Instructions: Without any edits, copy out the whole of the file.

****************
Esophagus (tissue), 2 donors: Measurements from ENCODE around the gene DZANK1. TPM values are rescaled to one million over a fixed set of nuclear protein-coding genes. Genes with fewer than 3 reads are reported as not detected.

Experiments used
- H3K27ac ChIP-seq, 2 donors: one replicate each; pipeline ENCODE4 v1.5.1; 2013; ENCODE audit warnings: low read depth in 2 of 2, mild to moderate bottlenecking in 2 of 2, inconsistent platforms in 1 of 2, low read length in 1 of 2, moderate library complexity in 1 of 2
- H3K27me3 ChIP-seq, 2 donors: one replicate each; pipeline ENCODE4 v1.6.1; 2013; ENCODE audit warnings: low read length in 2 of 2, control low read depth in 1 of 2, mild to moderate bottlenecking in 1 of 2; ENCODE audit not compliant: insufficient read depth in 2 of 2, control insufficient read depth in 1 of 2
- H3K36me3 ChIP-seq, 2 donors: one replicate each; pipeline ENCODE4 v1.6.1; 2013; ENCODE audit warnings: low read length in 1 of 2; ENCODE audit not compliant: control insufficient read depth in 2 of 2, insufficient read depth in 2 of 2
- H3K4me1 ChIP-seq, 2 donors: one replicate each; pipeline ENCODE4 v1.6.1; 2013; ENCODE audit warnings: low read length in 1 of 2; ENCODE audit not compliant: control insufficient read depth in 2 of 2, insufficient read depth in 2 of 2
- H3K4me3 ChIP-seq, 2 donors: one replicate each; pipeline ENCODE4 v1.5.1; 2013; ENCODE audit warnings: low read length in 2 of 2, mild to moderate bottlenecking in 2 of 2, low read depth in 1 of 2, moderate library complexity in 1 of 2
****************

Esophagus (tissue), 2 donors: Measurements from ENCODE around the gene DZANK1. TPM values are rescaled to one million over a fixed set of nuclear protein-coding genes. Genes with fewer than 3 reads are reported as not detected.

Experiments used
- H3K27ac ChIP-seq, 2 donors: one replicate each; pipeline ENCODE4 v1.5.1; 2013; ENCODE audit warnings: low read depth in 2 of 2, mild to moderate bottlenecking in 2 of 2, inconsistent platforms in 1 of 2, low read length in 1 of 2, moderate library complexity in 1 of 2
- H3K27me3 ChIP-seq, 2 donors: one replicate each; pipeline ENCODE4 v1.6.1; 2013; ENCODE audit warnings: low read length in 2 of 2, control low read depth in 1 of 2, mild to moderate bottlenecking in 1 of 2; ENCODE audit not compliant: insufficient read depth in 2 of 2, control insufficient read depth in 1 of 2
- H3K36me3 ChIP-seq, 2 donors: one replicate each; pipeline ENCODE4 v1.6.1; 2013; ENCODE audit warnings: low read length in 1 of 2; ENCODE audit not compliant: control insufficient read depth in 2 of 2, insufficient read depth in 2 of 2
- H3K4me1 ChIP-seq, 2 donors: one replicate each; pipeline ENCODE4 v1.6.1; 2013; ENCODE audit warnings: low read length in 1 of 2; ENCODE audit not compliant: control insufficient read depth in 2 of 2, insufficient read depth in 2 of 2
- H3K4me3 ChIP-seq, 2 donors: one replicate each; pipeline ENCODE4 v1.5.1; 2013; ENCODE audit warnings: low read length in 2 of 2, mild to moderate bottlenecking in 2 of 2, low read depth in 1 of 2, moderate library complexity in 1 of 2